Presentation on theme: "Unit 3B Human Form & Function Body systems The skeleton."— Presentation transcript:
Unit 3B Human Form & Function Body systems The skeleton
Study Guide Read: Our Human Species (3 rd edtn) Chapter 4, sections 1-8, Complete: Human Biological Science Workbook Topic 13 – The Skeleton
Skeletal system The skeletal system consists of the bones, joints, ligaments and cartilages in the body. The functions of the skeletal system are to: –protect and support the internal organs, – provide anchor points for the muscles to allow movement, –produce blood cells.
The microscopic structure of bone Prof Alan Boyde, Wellcome Images
Bone Bone is classified as a connective tissue. It has a brittle, calcified matrix with many collagen fibres, giving bones a degree of pliability. Several types of cells occur in bone. These include osteoblasts, which are young, bone- forming cells, and osteocytes, which are mature cells contained in cavities (lacunae). Bone has a rich blood supply.
There are two types of bone – compact bone, which is very hard and dense, and spongy bone, which is porous, consisting of a network of small bony plates. Medical Art Services, Munich, Wellcome Images Compact bone Spongy bone
Compact bone Compact bone consists of Haversian systems. A Haversian system comprises circular layers of bone (lamellae) surrounding a central Haversian canal, which carries blood and lymph vessels.
Haversian systems M I Walker, Wellcome Images Haversian system Haversian canal Concentric lamellae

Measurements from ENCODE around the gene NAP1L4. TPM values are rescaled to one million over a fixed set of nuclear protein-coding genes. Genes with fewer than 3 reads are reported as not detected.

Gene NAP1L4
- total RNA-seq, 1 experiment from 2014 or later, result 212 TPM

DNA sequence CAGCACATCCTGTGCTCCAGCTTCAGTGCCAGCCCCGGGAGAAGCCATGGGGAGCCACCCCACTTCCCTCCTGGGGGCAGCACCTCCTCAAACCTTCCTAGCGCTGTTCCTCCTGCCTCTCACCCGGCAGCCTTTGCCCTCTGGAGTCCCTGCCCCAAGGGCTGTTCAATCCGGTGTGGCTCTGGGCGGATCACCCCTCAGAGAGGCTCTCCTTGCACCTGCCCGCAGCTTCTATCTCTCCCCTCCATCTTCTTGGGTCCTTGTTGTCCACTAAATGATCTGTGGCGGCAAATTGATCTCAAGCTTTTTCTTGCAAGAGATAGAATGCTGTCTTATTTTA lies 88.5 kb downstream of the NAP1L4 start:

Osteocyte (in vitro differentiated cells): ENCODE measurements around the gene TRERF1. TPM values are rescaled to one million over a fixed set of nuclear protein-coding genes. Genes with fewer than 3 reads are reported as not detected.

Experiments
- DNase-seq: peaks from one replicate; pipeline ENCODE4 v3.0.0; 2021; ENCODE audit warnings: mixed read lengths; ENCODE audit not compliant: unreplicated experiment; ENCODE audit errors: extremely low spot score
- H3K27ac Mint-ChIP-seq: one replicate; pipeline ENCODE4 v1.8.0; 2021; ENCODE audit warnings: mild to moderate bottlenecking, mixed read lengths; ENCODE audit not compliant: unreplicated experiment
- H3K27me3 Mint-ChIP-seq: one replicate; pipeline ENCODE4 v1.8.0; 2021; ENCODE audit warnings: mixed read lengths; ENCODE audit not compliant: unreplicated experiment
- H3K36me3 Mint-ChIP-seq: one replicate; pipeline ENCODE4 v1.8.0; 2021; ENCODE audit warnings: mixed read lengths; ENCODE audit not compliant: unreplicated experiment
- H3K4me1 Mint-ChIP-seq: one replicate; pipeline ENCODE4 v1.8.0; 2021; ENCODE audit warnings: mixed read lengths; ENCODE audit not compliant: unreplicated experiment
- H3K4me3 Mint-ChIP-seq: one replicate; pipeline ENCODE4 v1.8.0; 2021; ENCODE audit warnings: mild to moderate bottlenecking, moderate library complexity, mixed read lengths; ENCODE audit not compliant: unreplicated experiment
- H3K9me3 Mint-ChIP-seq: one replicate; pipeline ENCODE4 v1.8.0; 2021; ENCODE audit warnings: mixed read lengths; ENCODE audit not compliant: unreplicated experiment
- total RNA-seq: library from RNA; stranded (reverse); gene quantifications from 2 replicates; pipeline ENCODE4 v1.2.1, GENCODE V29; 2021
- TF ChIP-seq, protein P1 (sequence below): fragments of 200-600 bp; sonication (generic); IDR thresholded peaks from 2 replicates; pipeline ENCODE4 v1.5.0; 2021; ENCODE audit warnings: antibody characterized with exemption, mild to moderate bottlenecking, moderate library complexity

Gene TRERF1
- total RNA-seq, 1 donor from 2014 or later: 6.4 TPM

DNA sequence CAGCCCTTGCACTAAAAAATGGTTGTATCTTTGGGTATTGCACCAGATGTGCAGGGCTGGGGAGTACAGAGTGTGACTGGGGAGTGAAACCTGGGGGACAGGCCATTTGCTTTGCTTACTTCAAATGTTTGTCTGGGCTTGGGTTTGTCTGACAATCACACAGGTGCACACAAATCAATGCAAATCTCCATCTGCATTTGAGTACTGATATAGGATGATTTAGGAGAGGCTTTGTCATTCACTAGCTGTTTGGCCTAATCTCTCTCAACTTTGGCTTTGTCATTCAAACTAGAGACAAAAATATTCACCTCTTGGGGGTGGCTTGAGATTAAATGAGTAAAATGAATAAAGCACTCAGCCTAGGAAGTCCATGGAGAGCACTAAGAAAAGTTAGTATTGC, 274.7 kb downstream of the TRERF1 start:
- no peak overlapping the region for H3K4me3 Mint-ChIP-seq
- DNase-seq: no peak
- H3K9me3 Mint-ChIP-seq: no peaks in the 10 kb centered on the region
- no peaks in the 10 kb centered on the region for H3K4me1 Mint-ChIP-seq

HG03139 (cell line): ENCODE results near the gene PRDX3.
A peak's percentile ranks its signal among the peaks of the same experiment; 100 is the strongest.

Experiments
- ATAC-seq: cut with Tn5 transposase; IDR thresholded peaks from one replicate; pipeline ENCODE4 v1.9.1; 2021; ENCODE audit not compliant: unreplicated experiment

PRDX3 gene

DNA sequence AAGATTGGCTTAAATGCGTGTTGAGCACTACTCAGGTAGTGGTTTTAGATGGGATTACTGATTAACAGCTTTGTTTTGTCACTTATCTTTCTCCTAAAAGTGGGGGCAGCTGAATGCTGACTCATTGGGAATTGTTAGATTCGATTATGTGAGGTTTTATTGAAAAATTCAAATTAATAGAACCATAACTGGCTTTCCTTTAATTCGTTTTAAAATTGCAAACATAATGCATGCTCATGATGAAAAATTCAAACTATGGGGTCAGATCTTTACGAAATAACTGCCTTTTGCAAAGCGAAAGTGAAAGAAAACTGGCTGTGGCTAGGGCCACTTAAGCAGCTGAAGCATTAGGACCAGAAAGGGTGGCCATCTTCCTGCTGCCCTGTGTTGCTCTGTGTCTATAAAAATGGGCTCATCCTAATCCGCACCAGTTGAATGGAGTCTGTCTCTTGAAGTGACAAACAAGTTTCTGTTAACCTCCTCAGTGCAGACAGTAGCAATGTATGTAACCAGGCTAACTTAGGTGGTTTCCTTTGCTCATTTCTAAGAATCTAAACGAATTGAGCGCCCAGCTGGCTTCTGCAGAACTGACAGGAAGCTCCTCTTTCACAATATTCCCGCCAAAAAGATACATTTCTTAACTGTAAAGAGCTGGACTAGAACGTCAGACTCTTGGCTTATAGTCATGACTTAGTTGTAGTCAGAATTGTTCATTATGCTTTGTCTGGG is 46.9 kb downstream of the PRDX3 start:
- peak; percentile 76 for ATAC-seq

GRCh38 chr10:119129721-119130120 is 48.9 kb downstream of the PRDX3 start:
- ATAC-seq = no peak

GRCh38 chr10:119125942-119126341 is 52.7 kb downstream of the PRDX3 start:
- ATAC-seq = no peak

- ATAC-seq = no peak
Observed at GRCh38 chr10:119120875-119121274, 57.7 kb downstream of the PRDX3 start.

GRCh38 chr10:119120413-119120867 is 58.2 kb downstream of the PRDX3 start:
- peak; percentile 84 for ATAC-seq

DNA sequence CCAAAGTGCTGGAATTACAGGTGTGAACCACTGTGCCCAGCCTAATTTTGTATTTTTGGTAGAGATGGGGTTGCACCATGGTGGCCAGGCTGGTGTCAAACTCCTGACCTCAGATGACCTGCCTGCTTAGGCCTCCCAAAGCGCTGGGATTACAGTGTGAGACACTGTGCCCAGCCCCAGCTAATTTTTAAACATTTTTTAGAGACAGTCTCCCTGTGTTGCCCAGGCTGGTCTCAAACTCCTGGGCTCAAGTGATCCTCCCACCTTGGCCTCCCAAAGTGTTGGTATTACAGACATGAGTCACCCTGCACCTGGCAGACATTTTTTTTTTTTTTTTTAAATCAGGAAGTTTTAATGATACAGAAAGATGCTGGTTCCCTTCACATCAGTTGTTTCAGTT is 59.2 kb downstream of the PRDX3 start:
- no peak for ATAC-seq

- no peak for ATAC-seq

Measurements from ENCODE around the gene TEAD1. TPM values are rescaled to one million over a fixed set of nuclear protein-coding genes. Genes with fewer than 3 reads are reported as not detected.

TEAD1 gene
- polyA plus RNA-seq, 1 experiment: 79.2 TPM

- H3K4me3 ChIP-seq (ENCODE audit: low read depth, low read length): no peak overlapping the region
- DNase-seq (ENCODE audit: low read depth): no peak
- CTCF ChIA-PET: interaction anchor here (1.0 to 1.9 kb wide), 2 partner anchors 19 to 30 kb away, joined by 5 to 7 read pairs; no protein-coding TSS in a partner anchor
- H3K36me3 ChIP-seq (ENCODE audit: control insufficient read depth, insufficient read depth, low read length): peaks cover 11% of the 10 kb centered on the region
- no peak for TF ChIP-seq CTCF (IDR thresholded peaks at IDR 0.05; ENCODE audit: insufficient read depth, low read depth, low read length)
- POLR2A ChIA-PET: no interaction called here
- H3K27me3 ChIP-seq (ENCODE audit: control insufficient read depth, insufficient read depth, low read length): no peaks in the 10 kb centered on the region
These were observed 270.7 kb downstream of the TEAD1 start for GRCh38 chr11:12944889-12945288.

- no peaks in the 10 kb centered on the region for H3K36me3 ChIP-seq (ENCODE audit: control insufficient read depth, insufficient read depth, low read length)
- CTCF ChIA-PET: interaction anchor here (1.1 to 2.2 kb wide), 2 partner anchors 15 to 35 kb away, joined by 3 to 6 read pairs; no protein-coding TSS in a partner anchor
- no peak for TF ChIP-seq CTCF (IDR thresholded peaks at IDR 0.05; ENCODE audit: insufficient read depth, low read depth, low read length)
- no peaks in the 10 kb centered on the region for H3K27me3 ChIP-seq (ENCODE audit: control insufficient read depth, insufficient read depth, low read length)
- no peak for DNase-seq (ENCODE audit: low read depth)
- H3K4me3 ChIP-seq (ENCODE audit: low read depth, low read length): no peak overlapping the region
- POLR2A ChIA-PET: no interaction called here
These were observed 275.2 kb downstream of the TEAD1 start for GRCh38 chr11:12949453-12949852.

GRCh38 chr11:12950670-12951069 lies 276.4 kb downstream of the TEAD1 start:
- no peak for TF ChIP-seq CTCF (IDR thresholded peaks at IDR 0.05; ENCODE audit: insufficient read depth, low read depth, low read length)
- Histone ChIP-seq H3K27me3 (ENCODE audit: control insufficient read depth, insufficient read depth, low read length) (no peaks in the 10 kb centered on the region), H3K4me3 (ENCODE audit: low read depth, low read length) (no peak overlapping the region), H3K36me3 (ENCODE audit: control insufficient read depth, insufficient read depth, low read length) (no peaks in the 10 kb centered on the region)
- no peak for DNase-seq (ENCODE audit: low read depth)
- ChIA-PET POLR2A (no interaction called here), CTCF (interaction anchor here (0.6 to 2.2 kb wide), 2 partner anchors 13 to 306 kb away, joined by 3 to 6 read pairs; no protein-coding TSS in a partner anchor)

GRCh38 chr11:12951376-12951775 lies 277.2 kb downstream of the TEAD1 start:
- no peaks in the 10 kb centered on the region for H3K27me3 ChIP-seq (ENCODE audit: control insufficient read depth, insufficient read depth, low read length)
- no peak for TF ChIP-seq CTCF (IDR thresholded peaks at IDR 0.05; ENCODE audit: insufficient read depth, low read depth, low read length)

Haversian systems Central canal Lacunae housing mature osteocytes Wellcome Photo Library Concentric lamellae
Bone classification Bones can be classified according to their shape and their structure. Classification by shape Long bone – e.g. Thigh bone (femur) Short bone – e.g. wrist bones (carpals) Flat bone – e.g. shoulder blade (scapula) Irregular bone – e.g. vertebrae Sesamoid bones develop in tendons – e.g. kneecap (patella)
Medical Art Services, Munich, Wellcome Images Long bone Short bones Irregular bone Flat bones
Bones classified by structure Epiphysis Diaphysis Spongy or cancellous bone Compact or dense bone M I Walker, Wellcome Images D Gregory & D Marsgall, Wellcome Images The Miles Kelly Art library, Wellcome Images
Structure of a long bone Epiphysis Diaphysis Spongy or cancellous bone Compact or dense bone Articulating cartilage Growth cartilage Marrow cavity Periosteum The Miles Kelly Art library, Wellcome Images
The upper and lower limbs Mariana Ruiz Villarreal Tarsus Metatarsus Phalanges
The hand Mariana Ruiz Villarreal
Medical Art Services, Munich, Wellcome Images Joints
Joint classification Joints can be classified by their structure and the amount of movement they allow. StructureJoint cavityMovement FibrousNone CartilaginousNoneNone or slight SynovialPresentFreely movable